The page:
Group Offers Hunts for Seriously Ill Kids
Many years ago, I picked up the phone and called a woman in Pennsylvania I had just learned about online. Her name was Tina Pattison and she had launched an organization for children with life-threatening illnesses who wanted to go on hunting and fishing trips.
Pattison, I found out during the two-hour phone call that night, had a son who had died of Hodgkin’s disease. The young man, a lifelong outdoorsman wanted to hunt a moose, but was turned down by a national wish-granting group that had decided to quit granting wishes involving guns and hunting after taking a lot of flak from anti groups over a couple of wishes they had sent kids on.
But as Pattison told me that night, “Not every child wants to go to Disney World.”
After her son died, she formed the group, Hunt of a Lifetime, to fill that need and which now has a Vermont chapter.
But, Vermont also has another group working to send kids on hunts every fall and they’re doing great work.
The Hunters, Anglers and Trappers Association of Vermont was instrumental in getting the Vermont legislature to approve one moose permit per year for a kid with life threatening illnesses in 2005. A few years later, that was changed to three permits.
Ed Gallo, a former Vermont Fish & Wildlife Board member, has been a force behind the program and still leads the HAT effort, which guides one youngster each fall, while Hunt of a Lifetime generally takes two kids per year.
Gallo said the two groups work together, but HAT’s primary goal is to provide the hunt to a Vermont kid, providing everything needed from gear, food, guide and game processing without cost through donations and volunteers.
So far, HAT has taken six Vermont kids moose hunting and four of them have bagged a moose.
“We’ve been fairly successful,” Gallo said. “Almost every kid gets a moose.”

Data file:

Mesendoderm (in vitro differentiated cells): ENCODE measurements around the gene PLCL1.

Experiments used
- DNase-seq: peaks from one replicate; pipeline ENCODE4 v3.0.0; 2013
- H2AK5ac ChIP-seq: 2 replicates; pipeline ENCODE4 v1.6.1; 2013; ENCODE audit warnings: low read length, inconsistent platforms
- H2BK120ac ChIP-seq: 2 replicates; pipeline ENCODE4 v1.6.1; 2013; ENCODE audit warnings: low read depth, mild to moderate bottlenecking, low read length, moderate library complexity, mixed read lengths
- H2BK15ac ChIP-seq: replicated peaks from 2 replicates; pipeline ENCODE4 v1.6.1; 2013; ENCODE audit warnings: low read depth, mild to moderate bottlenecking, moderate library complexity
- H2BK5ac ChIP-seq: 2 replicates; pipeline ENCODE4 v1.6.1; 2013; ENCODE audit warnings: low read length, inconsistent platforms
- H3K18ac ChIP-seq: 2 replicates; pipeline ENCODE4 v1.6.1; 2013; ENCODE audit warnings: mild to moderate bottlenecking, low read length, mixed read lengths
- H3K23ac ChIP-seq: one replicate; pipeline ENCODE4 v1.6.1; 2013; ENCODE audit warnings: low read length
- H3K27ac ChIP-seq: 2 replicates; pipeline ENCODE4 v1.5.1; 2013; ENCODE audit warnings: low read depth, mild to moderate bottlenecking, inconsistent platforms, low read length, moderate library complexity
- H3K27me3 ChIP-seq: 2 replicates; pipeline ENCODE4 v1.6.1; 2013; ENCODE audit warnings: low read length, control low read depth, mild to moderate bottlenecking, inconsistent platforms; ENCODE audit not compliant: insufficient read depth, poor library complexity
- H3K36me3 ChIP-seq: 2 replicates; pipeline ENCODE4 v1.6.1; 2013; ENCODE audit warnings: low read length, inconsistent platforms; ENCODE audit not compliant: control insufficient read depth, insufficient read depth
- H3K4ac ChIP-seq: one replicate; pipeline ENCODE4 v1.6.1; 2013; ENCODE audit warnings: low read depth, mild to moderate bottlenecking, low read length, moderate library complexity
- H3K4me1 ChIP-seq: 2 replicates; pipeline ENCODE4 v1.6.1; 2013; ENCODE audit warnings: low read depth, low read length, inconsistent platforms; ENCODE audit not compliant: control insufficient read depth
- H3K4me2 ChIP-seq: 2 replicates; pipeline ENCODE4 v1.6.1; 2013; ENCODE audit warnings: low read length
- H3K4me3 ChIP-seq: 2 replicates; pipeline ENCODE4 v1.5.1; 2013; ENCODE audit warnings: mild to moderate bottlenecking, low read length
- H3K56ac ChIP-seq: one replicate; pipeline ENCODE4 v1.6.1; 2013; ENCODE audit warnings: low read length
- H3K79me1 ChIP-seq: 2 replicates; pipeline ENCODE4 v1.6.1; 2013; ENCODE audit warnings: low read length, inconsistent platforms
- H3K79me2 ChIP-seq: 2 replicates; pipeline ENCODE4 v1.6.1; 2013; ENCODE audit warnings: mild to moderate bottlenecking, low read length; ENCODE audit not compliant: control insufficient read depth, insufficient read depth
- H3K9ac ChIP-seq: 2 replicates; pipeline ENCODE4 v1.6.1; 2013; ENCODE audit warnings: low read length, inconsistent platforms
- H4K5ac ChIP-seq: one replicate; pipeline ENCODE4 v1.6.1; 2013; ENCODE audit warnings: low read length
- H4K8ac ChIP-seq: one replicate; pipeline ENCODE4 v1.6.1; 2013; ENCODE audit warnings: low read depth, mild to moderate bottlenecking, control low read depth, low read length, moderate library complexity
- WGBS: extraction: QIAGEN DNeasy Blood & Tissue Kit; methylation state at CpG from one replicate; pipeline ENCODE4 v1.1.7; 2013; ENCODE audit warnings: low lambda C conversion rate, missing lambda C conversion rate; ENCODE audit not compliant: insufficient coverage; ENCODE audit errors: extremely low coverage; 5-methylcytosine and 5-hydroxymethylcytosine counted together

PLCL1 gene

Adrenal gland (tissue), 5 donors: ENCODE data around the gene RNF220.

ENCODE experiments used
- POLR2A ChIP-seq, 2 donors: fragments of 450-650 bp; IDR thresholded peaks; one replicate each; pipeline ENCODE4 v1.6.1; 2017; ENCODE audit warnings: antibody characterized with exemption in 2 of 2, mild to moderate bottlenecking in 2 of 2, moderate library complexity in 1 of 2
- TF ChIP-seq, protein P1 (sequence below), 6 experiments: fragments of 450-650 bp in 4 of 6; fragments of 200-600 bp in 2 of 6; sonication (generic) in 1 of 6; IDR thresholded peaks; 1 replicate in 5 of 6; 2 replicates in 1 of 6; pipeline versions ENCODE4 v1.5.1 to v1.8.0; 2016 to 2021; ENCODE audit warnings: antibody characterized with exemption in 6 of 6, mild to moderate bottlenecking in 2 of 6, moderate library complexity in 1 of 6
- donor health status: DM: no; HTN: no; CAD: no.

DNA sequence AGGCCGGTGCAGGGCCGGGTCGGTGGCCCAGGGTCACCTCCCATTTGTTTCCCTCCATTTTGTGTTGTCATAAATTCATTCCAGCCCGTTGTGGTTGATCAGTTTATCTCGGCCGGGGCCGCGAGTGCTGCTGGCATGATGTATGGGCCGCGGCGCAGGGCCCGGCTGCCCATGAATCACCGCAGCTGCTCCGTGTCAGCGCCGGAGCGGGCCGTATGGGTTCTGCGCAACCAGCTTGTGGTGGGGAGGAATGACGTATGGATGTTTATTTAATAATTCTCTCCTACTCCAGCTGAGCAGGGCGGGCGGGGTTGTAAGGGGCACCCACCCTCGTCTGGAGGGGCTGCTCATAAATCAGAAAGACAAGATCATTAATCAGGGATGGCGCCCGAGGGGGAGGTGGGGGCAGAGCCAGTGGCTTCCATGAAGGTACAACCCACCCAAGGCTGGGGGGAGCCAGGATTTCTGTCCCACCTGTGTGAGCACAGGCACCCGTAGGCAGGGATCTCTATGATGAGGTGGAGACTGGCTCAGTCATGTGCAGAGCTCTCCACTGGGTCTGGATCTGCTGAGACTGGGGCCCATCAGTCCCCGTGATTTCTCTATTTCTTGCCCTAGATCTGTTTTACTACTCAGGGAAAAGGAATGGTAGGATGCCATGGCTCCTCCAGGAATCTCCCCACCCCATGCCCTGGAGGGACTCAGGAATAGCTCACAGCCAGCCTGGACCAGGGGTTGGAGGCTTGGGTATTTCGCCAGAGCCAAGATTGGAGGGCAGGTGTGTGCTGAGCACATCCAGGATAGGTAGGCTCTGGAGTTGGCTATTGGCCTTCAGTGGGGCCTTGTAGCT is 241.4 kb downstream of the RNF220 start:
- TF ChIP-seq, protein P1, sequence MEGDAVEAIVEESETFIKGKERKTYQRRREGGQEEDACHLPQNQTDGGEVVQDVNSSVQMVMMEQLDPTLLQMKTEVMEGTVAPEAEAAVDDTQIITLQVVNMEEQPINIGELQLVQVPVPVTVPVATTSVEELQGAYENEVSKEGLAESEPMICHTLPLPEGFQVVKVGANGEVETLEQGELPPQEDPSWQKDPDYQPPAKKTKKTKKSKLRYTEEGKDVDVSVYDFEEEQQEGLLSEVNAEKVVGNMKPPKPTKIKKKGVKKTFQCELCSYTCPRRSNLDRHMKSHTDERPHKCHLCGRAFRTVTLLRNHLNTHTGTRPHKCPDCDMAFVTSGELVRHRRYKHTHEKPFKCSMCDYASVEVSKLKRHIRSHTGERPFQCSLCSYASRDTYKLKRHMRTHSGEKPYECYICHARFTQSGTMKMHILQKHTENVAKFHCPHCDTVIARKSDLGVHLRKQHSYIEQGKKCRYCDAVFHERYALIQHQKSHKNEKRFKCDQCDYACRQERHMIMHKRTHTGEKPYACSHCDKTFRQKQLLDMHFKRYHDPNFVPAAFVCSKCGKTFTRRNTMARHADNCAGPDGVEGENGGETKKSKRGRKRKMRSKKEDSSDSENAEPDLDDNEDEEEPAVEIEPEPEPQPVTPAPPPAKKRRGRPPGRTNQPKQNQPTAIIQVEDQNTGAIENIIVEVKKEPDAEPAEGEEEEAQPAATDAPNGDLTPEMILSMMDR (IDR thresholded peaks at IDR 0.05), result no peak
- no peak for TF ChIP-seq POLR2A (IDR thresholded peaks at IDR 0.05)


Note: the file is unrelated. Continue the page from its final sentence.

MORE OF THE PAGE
More than just the success, Gallo said, it’s giving kids who have been dealt a bad hand something to look forward to and build memories.
“These kids are sick,” Gallo said. “You don’t realize until you do this. It gives them a chance to forget all that and get out and hunt with the boys.”
In February, Gallo went to the Fish & Wildlife Board to ask for some changes to the annual permits.
Gallo said he has always received strong support from hunters, nonhunters, the board, and the Fish & Wildlife Department. But the board’s reaction in February shows just how much support the moose permits have.
After Gallo completed his presentation, Rutland County’s representative on the board Justin Lindholm, who was at his final board meeting of his six-year term, told his fellow board members he supported everything Gallo had asked for and that he had never faced such an easy decision in his life.
Others on the board were equally supportive.
Gallo had asked the board to allow the youth hunters to hunt in any Wildlife Management Unit where moose hunting is allowed that season in case a kid needs to stay close to medical care or other needs.
The board agreed unanimously.
He also asked the board to allow members of the hunting party to carry the hunter’s rifle for him or her. Only the permittee would be shooting, but in some cases the kid’s physical condition means that carrying the rifle for long distances can be too much.
The board approved it unanimously.
Gallo’s request that the three permits be either-sex hunts allowing a kid to take any moose, was slightly controversial. The department opposed the measure, but told the board it would not have a biological impact on the herd and the board unanimously supported the either-sex request.
Finally, the board agreed to have the department work on allowing flexibility as to who would be assisting on the hunt. Currently names have to be submitted early, but as volunteers, things might come up. Nobody wants to see a kid penalized because a volunteer’s plans changed.
The Hunters, Anglers and Trappers Association of Vermont is doing great work in my opinion, and deserve support.
If you can help this group financially, that’s what they need most.
“We get a lot of help from a lot of local people,” Gallo said. “But, it’s quite an undertaking.”
The hunts cost real money despite donations.
“It boils down to money,” Gallo said. “We need money.”
If you can help, you can contact Gallo at email@example.com.